Facebook SDK 3.0 For IOS Released In Beta

The largest software development kit update in Facebook’s history is now complete, and the results can be found in the beta release of Facebook SDK 3.0 for iOS, aimed at enabling developers of applications for the Apple operating system to integrate the social network into their apps.

Facebook said Facebook SDK 3.0 for iOS is backwards-compatible, and it will automatically use the native Facebook Login in iOS 6 when it becomes available, which will ensure that apps will work seamlessly on all iOS versions starting with 4.0.

The social network also launched a revamped iOS developers center to ease the transition, with a quick-start guide, tutorials, concepts, and reference documents.

Facebook outlined some of the new features in Facebook SDK 3.0 for iOS in a post on its developer blog:

Better user session management: In the past, managing auths, user sessions, and tokens was hard. We’ve spent a lot of time working to make these takes easier for you. This release introduces FBSession, which manages, stores, and refreshes user tokens with default behaviors you can override. It uses the block metaphor to notify your app when a user’s token changes state.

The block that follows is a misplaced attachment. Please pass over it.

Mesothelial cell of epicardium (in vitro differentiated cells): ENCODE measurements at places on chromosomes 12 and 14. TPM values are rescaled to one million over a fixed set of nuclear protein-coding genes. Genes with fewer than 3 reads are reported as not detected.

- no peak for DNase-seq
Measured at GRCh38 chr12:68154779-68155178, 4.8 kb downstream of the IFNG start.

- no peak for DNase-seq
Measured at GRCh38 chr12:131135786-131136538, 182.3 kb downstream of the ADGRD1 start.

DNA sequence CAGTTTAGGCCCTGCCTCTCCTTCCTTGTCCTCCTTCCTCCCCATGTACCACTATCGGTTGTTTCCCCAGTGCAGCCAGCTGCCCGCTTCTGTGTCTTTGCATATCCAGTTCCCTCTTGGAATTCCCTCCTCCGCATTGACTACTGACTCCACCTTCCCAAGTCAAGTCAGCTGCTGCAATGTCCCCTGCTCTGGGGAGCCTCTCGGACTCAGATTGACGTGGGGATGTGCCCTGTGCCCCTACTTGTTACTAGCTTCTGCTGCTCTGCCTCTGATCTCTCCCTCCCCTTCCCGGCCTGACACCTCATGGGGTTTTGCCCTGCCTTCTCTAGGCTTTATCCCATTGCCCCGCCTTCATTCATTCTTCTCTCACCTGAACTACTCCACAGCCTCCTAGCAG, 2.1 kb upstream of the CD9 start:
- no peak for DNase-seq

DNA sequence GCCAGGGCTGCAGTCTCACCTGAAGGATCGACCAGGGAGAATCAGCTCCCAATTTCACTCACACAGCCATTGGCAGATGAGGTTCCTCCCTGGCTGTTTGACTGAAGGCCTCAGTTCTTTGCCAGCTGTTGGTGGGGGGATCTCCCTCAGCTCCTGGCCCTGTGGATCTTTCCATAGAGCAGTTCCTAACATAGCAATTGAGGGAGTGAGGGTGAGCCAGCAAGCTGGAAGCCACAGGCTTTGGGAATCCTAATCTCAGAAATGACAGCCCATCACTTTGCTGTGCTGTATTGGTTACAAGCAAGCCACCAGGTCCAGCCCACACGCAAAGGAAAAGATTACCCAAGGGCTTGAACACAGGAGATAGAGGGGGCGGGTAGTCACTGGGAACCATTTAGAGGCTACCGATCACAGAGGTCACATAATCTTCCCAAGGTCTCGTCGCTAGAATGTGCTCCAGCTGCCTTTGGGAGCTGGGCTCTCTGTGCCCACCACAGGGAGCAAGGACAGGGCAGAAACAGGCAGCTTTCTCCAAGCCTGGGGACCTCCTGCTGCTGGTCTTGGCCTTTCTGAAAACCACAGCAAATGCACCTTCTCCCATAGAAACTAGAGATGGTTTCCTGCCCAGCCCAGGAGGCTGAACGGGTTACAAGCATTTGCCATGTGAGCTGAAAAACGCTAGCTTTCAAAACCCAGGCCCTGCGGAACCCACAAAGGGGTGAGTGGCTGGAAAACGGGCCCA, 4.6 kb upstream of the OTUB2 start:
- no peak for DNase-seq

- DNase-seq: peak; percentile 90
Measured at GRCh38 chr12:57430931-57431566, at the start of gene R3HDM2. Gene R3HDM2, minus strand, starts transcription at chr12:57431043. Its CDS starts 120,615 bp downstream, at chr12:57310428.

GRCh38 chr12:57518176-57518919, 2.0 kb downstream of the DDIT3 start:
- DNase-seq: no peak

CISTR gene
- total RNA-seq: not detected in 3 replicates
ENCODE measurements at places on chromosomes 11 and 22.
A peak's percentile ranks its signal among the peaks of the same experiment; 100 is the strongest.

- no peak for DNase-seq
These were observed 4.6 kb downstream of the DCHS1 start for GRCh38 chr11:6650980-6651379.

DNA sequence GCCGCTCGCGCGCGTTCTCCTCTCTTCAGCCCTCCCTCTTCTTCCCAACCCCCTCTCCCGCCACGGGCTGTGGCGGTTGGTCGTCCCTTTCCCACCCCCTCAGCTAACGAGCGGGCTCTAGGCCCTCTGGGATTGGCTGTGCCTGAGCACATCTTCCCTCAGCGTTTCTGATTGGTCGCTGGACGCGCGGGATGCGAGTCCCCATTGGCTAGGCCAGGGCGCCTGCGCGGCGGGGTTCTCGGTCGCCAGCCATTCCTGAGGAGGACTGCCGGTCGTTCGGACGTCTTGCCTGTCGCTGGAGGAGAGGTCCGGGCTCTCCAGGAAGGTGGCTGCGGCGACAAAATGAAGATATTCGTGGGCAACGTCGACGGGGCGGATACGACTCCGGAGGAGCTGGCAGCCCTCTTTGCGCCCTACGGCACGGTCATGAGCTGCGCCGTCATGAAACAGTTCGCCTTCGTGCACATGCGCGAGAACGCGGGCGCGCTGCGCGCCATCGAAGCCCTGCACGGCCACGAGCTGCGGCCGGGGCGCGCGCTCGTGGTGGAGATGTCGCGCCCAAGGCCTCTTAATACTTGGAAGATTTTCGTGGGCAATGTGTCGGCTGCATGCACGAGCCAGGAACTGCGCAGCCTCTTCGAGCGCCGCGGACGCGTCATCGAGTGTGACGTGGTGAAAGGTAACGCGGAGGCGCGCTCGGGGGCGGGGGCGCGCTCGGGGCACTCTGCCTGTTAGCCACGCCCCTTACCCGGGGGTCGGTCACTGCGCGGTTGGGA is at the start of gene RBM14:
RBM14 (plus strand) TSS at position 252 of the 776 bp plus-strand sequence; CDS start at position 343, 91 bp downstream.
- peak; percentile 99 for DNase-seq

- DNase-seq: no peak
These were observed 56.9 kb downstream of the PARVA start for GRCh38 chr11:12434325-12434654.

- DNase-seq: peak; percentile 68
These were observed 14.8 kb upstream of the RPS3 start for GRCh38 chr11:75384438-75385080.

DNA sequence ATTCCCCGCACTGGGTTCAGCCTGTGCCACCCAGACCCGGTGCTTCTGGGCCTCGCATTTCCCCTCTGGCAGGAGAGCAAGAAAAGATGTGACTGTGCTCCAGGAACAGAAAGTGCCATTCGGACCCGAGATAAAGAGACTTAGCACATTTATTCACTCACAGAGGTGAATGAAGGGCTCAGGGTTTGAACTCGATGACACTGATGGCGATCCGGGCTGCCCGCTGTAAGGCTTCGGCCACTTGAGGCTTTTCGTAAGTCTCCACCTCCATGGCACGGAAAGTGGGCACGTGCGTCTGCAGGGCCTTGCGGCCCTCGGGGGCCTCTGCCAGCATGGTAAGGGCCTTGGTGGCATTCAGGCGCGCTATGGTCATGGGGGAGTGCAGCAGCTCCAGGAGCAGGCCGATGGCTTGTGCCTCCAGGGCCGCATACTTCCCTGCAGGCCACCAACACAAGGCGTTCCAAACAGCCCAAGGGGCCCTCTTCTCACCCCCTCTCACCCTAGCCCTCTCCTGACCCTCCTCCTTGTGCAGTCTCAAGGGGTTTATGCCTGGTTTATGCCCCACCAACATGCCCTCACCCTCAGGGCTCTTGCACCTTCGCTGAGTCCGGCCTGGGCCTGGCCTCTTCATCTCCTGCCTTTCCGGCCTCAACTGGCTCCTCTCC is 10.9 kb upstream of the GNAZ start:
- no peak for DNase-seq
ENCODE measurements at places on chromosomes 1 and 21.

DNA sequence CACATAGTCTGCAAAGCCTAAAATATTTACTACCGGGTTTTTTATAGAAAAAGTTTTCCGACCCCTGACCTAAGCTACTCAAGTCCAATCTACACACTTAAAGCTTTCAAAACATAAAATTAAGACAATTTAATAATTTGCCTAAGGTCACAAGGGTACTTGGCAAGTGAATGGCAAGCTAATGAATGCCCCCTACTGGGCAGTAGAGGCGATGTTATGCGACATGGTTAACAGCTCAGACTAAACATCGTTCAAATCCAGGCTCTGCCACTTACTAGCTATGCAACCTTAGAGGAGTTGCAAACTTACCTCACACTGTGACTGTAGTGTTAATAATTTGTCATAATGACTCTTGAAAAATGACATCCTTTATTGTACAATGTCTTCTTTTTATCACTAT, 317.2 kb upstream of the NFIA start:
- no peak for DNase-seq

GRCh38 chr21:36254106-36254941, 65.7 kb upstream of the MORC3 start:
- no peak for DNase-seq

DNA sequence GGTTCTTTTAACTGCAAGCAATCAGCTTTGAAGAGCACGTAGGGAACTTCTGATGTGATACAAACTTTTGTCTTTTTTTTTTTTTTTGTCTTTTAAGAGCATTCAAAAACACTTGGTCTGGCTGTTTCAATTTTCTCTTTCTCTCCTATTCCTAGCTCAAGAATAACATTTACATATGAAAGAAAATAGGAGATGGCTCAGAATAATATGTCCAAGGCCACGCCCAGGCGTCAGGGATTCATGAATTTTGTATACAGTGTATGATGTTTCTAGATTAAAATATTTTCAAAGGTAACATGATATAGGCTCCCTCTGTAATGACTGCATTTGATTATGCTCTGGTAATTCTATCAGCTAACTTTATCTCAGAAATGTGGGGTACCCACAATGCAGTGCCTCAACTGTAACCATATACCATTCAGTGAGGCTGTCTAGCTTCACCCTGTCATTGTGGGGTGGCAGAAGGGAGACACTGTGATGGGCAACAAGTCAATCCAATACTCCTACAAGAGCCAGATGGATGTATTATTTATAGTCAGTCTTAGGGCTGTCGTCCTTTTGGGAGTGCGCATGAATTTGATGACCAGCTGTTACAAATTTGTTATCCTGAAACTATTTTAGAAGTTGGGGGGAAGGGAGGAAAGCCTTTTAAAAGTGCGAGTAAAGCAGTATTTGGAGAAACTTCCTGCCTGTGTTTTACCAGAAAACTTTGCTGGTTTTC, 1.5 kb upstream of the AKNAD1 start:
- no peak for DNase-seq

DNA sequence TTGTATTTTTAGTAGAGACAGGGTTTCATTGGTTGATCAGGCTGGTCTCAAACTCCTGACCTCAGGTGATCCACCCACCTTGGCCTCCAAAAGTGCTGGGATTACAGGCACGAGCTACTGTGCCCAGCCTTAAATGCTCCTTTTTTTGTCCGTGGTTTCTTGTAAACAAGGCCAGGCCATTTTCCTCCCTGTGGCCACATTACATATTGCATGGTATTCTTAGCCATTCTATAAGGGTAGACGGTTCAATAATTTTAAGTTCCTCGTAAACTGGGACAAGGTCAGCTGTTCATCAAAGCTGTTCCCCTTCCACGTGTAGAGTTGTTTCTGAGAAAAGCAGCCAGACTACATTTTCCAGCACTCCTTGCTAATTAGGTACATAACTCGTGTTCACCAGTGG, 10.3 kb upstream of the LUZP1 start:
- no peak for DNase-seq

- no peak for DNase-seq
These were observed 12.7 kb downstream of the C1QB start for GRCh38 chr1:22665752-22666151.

Ready-to-Use Native UI Views: This SDK release includes a variety of pre-built user interface components for common functions. You can quickly drop them into your apps instead of building each one from scratch or using dialogs. This gives you a fast, native, and consistent way to build common features.

  • FBProfilePictureView lets you display a user’s profile picture.
  • FBPlacePickerViewController allows users to query the Facebook Places database to find nearby options and check-in.
  • FBFriendPickerViewController, with single and multi-selection options, enables users to easily select friends. This supports filtering friends by device type and application authorization status.

Modern Objective-C language features support: With Automatic Reference Counting, you no longer have to spend as much time on memory management. Support for blocks means that it’s now more straightforward to handle sessions and calls to asynchronous Facebook application-programming interfaces. This, along with inclusion of key language features like idiomatic API naming and KVO, allows you to transition seamlessly between the Facebook SDK and Apple’s iOS environment.

Improved Facebook APIs support: We have enabled batching for SDK requests to significantly improve latency for Facebook API calls, which translates to much faster access times for API requests. Support for strongly typed Objective-C types for graph actions and objects makes programming against the social graph more concise and easier. This, combined with our action publishing API, makes it easier to publish open graph actions to people’s timelines.

Readers: What types of apps would you like to see developers build using Facebook SDK 3.0 for iOS?

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